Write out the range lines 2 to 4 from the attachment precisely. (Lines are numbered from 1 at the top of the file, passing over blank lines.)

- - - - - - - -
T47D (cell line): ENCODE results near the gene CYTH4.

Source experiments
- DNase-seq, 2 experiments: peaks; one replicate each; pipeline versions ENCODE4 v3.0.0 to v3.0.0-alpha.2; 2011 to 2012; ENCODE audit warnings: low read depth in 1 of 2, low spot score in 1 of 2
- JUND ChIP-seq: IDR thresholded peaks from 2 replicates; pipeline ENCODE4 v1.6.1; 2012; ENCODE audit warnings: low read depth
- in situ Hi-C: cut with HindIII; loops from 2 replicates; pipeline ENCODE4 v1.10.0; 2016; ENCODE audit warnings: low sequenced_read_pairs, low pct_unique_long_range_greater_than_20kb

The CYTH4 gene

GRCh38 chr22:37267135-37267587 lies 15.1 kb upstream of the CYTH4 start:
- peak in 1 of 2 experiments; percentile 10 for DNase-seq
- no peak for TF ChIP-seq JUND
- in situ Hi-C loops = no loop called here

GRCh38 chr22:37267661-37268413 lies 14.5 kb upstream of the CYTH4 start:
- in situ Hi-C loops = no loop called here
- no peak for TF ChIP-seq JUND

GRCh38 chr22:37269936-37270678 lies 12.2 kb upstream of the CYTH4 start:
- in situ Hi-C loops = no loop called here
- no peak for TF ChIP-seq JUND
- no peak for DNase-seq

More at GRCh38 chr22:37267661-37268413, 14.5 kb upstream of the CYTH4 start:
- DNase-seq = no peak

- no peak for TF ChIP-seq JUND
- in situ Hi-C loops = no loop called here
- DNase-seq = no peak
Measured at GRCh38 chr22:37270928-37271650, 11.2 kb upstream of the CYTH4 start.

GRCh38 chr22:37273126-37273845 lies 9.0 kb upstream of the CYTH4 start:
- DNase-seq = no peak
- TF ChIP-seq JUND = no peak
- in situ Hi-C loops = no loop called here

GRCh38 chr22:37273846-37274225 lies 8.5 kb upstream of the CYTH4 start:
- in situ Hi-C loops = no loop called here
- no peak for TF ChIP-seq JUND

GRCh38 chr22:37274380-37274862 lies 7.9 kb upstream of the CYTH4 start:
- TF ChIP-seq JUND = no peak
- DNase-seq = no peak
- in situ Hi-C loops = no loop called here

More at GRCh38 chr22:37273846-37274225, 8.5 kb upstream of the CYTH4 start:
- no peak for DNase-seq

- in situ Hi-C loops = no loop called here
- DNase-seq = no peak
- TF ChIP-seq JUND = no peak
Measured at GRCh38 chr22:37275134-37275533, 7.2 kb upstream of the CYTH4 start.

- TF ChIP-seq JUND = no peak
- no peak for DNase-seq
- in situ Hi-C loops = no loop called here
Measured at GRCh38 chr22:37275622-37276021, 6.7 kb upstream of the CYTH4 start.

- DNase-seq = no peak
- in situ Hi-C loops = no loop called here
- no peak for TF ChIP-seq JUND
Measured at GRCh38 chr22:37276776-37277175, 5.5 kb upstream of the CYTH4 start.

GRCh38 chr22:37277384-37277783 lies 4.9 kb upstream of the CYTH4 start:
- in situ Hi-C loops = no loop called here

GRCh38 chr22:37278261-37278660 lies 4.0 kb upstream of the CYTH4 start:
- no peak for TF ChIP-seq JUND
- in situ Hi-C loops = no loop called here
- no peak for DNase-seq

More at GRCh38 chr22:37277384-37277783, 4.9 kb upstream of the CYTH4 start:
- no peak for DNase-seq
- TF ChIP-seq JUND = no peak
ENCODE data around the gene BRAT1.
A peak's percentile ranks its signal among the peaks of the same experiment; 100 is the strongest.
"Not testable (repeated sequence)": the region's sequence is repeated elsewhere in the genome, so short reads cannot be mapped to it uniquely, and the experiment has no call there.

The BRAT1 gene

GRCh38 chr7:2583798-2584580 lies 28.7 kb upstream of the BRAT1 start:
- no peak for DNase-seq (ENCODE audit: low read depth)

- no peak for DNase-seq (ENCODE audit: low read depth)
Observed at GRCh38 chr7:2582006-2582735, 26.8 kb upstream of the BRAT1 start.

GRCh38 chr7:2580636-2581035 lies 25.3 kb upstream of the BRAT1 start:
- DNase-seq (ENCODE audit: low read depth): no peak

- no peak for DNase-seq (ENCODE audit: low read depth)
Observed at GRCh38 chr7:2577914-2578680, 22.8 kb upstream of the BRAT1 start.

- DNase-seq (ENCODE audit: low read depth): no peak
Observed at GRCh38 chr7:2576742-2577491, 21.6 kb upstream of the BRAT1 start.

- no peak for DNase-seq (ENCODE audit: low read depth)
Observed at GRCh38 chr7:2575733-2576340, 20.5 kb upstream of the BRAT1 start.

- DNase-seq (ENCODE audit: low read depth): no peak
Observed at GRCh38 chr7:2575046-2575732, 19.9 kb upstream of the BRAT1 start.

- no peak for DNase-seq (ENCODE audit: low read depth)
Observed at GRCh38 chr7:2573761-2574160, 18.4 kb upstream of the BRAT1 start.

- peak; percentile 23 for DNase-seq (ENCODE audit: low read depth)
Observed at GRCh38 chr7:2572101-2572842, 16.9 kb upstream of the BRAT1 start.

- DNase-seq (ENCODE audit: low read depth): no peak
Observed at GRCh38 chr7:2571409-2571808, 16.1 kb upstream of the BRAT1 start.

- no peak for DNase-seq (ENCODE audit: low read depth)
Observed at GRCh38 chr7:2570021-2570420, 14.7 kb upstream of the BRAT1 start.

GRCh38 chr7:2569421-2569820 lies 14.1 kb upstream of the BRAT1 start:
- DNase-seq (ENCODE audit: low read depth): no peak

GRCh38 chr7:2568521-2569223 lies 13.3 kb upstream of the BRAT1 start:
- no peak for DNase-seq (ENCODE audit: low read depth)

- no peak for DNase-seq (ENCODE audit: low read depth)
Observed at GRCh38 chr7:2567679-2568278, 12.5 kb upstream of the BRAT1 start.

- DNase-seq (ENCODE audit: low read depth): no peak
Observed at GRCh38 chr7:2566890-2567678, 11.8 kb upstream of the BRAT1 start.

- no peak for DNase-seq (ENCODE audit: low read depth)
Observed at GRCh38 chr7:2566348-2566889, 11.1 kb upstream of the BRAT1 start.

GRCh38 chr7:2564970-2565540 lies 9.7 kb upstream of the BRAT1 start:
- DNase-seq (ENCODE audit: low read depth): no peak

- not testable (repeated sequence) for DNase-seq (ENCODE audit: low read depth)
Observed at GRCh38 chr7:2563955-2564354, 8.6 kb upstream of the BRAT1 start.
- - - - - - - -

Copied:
Source experiments
- DNase-seq, 2 experiments: peaks; one replicate each; pipeline versions ENCODE4 v3.0.0 to v3.0.0-alpha.2; 2011 to 2012; ENCODE audit warnings: low read depth in 1 of 2, low spot score in 1 of 2
- JUND ChIP-seq: IDR thresholded peaks from 2 replicates; pipeline ENCODE4 v1.6.1; 2012; ENCODE audit warnings: low read depth